Van Eeden’s father (the elder Frederick van Eeden) was in fact the co-founder of what later became the Tropenmuseum, established as the “Colonial Museum” in nearby Haarlem in 1864. The grand building in Amsterdam dates from 1923. 
Even though the above quote confirms his fondness for the simple bansuri bamboo flute, an instrument he often heard played during Santal festivities – on “tribal” land where Santiniketan was founded – Tagore neither practiced it himself. (So he would hardly have been “India’s greatest flautist”, as mistakenly suggested in one exhibition text.)
For the record: it is a well known fact that Tagore did not play any musical instrument other than the drone:
“I practiced my songs with my tamburā resting on my shoulder.” (My Boyhood Days, p. 38, Calcutta: Visva-Bharati 1997).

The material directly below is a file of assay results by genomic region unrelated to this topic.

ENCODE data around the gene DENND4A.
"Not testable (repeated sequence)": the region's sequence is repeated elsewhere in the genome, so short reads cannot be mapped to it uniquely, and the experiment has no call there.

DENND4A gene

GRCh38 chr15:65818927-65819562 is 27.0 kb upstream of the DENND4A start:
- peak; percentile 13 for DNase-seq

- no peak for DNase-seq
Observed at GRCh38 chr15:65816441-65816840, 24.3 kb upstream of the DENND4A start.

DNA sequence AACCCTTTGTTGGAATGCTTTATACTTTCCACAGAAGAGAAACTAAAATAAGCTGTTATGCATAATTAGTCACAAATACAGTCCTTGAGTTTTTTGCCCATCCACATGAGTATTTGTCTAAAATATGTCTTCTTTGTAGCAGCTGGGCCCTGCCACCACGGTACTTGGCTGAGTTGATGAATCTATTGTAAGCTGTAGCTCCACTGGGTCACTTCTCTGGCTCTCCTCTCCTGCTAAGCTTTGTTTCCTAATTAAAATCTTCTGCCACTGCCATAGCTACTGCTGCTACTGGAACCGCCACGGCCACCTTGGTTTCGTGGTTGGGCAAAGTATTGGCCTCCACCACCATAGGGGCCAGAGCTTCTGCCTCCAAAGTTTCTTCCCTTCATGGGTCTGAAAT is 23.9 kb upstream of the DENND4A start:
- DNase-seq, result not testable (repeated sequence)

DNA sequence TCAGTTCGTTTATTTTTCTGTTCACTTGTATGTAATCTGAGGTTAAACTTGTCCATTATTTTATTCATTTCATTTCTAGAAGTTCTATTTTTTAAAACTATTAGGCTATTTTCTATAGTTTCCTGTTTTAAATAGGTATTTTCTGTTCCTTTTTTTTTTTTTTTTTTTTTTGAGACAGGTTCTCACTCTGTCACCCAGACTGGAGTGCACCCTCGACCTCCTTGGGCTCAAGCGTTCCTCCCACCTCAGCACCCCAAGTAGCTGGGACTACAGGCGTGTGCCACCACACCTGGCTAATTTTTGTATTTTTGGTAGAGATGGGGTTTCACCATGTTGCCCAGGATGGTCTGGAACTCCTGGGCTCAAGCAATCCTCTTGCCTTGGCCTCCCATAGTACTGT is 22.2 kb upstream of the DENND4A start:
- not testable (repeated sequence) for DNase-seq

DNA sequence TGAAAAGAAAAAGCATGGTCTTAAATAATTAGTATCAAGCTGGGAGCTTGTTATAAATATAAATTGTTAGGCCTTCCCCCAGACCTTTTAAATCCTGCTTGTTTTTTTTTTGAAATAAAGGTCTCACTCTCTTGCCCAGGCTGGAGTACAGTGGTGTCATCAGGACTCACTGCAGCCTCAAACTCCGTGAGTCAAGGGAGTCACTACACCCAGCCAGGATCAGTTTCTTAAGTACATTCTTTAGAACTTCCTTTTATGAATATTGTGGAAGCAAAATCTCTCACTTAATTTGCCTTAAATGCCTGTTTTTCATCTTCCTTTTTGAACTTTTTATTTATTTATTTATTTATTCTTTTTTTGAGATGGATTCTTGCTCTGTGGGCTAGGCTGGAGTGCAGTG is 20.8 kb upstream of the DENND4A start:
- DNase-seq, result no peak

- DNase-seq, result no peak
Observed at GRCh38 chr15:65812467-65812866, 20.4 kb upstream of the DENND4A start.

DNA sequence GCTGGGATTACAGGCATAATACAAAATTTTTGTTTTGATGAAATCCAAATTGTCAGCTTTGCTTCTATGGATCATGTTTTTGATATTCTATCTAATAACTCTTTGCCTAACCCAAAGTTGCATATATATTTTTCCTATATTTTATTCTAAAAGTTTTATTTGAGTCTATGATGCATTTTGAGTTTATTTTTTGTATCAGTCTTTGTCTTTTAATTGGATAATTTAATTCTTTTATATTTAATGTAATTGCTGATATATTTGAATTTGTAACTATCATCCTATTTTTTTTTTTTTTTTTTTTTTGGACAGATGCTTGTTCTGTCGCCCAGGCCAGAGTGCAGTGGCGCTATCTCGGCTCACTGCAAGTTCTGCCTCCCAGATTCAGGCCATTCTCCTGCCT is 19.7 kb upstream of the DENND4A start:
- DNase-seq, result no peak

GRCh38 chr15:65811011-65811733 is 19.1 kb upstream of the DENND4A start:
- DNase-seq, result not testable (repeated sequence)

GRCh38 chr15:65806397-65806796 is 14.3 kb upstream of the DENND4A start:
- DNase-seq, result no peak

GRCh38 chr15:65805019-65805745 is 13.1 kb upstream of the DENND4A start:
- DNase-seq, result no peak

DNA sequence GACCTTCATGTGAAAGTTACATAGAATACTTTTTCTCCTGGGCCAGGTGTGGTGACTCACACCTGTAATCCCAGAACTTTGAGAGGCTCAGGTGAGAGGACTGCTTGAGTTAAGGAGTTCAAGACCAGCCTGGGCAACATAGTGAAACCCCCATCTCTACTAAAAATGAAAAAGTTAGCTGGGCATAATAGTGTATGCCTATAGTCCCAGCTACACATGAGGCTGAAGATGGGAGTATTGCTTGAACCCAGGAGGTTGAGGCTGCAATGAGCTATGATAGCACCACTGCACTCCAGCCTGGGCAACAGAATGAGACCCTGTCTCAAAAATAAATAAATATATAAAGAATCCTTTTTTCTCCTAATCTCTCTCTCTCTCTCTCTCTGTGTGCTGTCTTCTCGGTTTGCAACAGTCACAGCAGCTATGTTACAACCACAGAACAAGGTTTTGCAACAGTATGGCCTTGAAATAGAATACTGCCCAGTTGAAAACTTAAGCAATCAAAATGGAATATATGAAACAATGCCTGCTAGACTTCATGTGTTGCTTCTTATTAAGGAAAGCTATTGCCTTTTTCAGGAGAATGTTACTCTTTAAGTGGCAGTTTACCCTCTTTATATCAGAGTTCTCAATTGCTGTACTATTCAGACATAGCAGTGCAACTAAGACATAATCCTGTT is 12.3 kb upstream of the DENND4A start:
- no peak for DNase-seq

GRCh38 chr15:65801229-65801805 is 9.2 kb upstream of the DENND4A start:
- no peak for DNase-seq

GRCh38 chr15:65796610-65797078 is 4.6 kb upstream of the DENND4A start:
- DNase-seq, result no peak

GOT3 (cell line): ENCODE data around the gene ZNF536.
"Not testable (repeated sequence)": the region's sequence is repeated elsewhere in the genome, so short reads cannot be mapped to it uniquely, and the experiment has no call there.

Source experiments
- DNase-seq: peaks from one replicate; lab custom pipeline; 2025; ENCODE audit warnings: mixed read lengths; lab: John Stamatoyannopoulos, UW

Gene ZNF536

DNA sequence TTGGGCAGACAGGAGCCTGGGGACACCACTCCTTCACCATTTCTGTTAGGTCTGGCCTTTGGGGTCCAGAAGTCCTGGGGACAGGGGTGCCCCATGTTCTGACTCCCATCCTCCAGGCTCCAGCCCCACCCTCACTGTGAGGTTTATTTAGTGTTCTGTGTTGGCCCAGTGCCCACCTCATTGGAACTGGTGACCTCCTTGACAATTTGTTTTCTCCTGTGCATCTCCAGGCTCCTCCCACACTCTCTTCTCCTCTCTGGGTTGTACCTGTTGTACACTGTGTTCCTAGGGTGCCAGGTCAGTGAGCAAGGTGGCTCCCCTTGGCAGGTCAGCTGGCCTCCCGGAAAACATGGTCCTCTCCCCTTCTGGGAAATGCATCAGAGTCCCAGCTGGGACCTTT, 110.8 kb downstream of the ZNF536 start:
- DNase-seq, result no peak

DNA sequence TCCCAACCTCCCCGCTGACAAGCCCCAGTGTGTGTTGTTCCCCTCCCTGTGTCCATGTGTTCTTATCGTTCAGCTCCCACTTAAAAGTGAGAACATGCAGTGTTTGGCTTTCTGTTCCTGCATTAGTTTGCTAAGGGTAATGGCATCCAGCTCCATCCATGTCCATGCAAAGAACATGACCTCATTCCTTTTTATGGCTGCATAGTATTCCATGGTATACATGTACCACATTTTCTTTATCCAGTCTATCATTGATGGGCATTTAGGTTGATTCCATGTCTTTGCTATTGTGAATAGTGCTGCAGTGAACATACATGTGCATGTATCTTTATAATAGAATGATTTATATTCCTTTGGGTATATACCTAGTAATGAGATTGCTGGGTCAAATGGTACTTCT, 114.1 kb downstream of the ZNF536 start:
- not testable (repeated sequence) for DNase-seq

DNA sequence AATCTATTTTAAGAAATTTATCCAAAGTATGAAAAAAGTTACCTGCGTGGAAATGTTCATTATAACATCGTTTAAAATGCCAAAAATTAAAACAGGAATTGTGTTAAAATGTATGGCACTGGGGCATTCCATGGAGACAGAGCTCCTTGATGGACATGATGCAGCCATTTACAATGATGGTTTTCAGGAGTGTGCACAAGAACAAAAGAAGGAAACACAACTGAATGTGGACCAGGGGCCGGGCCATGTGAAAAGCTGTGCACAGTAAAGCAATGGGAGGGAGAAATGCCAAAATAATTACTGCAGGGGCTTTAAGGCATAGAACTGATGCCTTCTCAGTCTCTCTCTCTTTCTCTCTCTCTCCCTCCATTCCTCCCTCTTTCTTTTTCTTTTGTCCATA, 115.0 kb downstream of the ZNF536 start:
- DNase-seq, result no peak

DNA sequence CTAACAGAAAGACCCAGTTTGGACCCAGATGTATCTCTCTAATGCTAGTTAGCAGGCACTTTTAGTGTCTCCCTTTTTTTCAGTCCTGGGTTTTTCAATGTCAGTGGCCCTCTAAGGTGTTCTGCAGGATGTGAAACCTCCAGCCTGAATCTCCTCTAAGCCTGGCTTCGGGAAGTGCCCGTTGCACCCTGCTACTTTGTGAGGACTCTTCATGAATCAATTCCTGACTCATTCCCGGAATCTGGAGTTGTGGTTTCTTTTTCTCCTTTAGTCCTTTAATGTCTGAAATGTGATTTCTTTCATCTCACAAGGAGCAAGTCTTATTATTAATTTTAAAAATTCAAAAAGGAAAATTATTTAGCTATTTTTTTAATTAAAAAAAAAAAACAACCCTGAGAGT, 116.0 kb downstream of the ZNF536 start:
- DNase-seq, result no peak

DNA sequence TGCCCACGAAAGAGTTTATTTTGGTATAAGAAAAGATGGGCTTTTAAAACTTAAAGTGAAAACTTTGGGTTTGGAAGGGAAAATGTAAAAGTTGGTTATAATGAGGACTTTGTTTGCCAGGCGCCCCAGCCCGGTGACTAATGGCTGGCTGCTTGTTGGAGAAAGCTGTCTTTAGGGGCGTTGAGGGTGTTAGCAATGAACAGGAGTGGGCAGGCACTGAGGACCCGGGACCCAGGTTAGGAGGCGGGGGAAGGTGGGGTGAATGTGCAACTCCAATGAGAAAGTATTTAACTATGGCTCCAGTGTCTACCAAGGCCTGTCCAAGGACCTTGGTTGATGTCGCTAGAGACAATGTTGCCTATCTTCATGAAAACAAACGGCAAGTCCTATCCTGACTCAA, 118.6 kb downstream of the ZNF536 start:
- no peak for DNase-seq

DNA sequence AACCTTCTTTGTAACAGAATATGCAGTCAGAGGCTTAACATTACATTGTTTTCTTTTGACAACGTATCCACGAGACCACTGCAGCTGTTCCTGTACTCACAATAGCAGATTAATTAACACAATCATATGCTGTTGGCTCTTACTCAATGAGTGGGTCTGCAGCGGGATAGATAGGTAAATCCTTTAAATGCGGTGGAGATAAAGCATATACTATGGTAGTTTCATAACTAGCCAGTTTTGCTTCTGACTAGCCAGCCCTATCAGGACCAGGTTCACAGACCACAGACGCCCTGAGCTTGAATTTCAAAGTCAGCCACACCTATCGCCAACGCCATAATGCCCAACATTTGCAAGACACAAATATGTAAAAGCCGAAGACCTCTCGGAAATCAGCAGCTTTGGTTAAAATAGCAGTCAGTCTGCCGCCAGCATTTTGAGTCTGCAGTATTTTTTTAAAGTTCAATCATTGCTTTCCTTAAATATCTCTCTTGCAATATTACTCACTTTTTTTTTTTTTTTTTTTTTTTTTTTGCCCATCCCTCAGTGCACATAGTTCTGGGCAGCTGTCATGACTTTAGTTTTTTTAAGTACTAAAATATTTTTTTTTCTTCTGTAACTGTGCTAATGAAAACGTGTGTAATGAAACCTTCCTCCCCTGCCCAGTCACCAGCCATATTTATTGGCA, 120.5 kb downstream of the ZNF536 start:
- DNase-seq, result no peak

Later he was depicted as playing a similar string instrument, namely as a participant in his own music dramas (see the detail from Abanindranath Tagore’s painting reproduced here). Rare and instructive media contents was contributed by several artists besides the Embassy of India in The Hague.
Visit the Tropenmuseum
This museum is one of Amsterdam hidden treasures. Located off city centre in a beautiful old building in East Amsterdam (Amsterdam Oost), Tropenmuseum often remains forgotten, like an old collection of post stamps. However, if you are interested in other cultures, other countries and distant lands – do no miss it.